I was recently asked to comment on what the keys to a successful school building project are, by Educational Directions Incorporated. EDI is an international independent school consultant, and they published my comments in their newsletter, The Trustee’s Letter.  I chose to focus on three key issues that we have found of paramount importance in our institutional projects:

MASTER PLAN: The biggest architectural challenge with school design projects is figuring out not only what is needed for the specific building / addition, but to think beyond that important but incomplete functional agenda, and to consider the campus as a whole as it relates to the school’s mission. What does it say about our school that we are building a fancy new gym when our classrooms or dorms are falling apart? How can we site a new structure so that it not only accommodates a specific function but also makes the campus as a whole more cohesive? As an example, we designed six new faculty / staff houses at St. Mark’s School in Southborough, MA, that not only housed faculty and staff and their families, but through our overall design strategy – both building and landscape – created a system that will guide the school’s planning for future new structures and also integrated a portion of the campus that had previously been disconnected from the main campus. It is critical that the school have a comprehensive master plan before embarking on additions / renovations / new construction, and this should be a live document that is updated regularly.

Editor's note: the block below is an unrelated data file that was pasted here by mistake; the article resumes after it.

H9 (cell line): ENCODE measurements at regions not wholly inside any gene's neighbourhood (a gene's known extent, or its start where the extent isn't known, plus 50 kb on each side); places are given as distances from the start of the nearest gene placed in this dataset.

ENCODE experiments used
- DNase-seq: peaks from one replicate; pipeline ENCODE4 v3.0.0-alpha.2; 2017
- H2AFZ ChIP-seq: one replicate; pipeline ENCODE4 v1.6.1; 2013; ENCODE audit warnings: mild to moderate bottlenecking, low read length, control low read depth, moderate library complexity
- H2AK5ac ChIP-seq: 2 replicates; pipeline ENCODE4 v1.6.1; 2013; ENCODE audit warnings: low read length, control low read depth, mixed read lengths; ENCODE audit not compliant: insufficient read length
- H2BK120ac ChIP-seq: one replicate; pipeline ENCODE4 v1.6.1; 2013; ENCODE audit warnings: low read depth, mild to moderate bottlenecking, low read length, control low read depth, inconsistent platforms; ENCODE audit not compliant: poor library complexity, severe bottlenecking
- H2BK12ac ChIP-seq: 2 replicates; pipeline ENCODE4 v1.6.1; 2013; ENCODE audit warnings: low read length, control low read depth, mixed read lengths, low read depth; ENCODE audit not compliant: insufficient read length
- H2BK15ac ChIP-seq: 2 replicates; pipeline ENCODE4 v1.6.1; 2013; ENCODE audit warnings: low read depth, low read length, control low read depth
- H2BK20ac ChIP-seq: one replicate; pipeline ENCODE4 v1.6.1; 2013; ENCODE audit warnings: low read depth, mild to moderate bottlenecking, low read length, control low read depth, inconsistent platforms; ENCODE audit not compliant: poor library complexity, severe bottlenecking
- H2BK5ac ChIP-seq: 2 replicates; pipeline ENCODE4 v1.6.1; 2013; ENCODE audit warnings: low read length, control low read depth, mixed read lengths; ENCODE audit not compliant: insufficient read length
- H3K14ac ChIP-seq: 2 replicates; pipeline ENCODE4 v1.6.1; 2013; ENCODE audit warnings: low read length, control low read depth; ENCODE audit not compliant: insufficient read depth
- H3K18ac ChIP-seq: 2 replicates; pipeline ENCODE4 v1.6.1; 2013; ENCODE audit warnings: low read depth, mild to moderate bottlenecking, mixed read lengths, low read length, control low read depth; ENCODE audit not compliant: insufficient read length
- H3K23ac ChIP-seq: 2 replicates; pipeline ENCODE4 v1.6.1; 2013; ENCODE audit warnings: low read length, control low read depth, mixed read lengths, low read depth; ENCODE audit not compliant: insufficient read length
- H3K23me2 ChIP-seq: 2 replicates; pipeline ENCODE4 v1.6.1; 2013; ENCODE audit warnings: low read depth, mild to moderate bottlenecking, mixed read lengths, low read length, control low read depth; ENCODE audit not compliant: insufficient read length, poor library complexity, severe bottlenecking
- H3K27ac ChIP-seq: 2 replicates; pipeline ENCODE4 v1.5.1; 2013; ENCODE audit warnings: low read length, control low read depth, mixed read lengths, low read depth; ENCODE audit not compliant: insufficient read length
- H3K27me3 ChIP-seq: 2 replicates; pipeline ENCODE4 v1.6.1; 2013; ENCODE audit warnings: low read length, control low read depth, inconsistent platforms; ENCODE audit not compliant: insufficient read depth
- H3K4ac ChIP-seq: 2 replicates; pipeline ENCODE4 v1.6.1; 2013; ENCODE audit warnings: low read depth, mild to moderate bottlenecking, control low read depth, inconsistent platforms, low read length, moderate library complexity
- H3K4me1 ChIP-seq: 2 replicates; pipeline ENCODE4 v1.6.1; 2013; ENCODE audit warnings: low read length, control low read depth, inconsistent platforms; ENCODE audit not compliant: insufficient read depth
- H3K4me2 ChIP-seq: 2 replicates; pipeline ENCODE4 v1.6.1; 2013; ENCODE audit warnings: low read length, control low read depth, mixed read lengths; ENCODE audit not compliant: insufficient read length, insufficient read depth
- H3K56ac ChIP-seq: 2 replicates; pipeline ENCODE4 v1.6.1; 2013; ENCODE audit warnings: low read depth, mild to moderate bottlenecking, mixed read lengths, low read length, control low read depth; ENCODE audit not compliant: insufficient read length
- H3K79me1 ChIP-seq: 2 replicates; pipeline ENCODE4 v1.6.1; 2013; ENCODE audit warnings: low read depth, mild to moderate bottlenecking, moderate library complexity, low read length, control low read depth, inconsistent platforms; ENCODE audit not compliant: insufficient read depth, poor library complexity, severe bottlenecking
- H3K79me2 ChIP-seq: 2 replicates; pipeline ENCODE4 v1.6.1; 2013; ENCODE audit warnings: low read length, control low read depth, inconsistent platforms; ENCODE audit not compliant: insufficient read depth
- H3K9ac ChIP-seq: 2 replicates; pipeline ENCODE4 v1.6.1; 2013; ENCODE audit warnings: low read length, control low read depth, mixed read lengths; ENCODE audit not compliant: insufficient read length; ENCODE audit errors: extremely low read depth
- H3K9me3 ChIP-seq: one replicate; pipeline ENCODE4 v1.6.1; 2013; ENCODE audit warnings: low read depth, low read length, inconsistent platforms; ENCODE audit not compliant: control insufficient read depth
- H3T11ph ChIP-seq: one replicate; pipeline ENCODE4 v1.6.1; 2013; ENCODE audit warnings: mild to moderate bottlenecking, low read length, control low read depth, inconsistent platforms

SUSTAINABILITY: All architectural projects must be sustainable regardless of scale or budget, not because it is “trendy” but because it is critical for the long term health and well-being of our schools and the students we teach. Designing and building sustainably can save money for a school both short term and long term.  And it’s also the right thing to do! One really important consideration is to make sure that prior to adding a new building, to make sure the school’s existing buildings are as efficient and functional as absolutely possible. For example, don’t build a new dorm until all existing dorms are made as energy efficient, livable / comfortable, and fully utilized as possible.

MULTI-FUNCTIONALITY:  In this day and age, when all schools are recovering from the Great Recession, I think it behooves all architects working with schools – as well as their clients, including not only school administrators but also Board committees – to plan for multi-functionality for all new spaces and buildings; flexibility must be designed into all projects. What other functions can this new building or addition accommodate besides what you are asking your architect to design?

- Will Ruhl